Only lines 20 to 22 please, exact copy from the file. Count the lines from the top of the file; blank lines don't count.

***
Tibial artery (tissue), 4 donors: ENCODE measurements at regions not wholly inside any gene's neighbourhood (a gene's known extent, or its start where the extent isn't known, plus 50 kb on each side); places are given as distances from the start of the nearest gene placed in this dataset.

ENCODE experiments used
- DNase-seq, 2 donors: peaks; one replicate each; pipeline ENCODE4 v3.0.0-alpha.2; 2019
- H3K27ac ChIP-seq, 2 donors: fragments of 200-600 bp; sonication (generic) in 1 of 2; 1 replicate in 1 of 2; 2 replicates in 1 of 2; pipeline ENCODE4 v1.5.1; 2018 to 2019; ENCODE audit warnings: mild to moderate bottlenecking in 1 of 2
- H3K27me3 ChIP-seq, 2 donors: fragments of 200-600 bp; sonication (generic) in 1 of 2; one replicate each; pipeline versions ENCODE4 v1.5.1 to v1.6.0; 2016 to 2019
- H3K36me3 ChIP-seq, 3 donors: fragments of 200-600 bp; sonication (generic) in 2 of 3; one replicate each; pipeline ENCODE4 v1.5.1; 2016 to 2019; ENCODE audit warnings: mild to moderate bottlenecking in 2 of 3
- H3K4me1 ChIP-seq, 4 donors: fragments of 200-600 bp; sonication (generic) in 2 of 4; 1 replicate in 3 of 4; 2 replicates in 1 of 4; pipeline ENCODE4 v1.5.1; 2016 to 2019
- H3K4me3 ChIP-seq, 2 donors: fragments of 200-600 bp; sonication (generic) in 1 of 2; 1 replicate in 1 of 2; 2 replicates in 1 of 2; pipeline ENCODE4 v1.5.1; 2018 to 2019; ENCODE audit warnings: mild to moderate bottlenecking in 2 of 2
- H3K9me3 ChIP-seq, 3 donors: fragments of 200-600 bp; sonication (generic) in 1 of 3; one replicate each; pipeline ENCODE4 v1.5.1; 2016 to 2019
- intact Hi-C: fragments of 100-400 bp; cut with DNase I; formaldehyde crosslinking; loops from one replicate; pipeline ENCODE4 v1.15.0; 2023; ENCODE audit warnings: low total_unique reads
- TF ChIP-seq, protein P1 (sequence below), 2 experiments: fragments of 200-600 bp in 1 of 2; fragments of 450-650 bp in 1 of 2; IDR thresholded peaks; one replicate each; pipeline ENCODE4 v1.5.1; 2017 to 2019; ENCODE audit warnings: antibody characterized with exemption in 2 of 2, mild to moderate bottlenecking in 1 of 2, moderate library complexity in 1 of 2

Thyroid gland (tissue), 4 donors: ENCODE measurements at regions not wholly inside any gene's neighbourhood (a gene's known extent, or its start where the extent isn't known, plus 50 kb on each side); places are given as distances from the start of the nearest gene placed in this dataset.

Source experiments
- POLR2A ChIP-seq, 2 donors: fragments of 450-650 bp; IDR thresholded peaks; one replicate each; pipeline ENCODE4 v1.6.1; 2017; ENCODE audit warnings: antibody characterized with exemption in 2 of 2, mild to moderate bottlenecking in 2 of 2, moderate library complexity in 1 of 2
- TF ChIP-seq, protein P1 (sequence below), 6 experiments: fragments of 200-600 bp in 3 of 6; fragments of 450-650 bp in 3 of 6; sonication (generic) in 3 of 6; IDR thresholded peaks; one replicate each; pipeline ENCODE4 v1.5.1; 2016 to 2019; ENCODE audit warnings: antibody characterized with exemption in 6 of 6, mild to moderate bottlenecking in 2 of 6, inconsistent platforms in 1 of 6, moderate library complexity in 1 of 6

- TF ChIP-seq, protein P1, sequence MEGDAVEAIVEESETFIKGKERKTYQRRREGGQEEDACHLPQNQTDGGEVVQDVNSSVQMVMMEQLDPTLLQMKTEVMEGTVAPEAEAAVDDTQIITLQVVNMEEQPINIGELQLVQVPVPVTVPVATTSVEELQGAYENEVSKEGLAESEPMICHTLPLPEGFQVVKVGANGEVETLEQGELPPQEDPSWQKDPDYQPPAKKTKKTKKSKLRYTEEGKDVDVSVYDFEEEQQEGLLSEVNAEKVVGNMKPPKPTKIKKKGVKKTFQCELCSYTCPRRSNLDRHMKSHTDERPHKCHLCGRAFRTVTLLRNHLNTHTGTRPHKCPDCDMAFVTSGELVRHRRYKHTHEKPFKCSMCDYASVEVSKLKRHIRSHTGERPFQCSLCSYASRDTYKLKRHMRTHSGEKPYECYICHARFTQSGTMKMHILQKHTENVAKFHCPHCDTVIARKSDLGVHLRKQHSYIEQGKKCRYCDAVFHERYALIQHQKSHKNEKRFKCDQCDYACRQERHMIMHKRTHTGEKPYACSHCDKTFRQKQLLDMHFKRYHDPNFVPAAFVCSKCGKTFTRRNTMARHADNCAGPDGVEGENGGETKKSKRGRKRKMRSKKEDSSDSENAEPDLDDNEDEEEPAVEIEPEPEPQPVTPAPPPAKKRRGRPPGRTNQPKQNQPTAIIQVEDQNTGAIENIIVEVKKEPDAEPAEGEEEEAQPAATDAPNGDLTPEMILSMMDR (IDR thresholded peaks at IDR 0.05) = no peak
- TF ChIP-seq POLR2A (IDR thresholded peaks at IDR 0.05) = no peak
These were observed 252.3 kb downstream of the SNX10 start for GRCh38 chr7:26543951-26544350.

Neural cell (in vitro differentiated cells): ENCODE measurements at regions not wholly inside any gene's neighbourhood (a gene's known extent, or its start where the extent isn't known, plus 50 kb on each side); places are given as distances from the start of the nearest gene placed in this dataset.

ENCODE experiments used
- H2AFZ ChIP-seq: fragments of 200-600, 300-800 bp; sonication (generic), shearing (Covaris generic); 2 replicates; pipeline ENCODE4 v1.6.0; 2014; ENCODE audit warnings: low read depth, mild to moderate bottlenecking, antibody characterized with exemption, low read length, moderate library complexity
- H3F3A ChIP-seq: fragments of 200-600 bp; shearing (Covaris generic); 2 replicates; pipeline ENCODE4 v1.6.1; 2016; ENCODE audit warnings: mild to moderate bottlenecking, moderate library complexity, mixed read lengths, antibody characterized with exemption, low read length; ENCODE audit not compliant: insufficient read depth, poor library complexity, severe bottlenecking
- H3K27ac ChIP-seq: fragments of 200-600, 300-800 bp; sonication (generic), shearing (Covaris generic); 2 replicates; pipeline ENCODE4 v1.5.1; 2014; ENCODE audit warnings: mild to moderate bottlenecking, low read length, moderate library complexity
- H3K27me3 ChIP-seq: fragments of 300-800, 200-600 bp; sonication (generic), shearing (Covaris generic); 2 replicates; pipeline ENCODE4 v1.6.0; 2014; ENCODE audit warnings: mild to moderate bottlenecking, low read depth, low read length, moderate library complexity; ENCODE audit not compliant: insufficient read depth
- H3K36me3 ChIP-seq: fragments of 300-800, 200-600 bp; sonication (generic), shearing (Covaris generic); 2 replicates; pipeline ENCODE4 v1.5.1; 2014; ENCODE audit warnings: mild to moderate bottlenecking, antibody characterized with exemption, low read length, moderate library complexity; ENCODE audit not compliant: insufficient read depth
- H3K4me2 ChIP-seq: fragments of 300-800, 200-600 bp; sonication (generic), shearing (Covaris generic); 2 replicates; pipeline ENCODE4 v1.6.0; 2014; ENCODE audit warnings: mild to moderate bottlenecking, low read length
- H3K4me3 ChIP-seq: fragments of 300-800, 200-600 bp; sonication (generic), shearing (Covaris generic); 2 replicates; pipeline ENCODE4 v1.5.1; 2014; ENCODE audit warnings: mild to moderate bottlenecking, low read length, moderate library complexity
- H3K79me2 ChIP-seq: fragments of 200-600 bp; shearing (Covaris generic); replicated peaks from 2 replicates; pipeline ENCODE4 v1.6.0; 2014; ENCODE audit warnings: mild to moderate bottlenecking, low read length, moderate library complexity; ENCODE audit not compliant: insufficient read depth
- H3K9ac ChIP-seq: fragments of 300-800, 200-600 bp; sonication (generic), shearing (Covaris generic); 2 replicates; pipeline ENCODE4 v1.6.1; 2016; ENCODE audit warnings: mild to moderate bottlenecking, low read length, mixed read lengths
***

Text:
ENCODE experiments used
- H2AFZ ChIP-seq: fragments of 200-600, 300-800 bp; sonication (generic), shearing (Covaris generic); 2 replicates; pipeline ENCODE4 v1.6.0; 2014; ENCODE audit warnings: low read depth, mild to moderate bottlenecking, antibody characterized with exemption, low read length, moderate library complexity
- H3F3A ChIP-seq: fragments of 200-600 bp; shearing (Covaris generic); 2 replicates; pipeline ENCODE4 v1.6.1; 2016; ENCODE audit warnings: mild to moderate bottlenecking, moderate library complexity, mixed read lengths, antibody characterized with exemption, low read length; ENCODE audit not compliant: insufficient read depth, poor library complexity, severe bottlenecking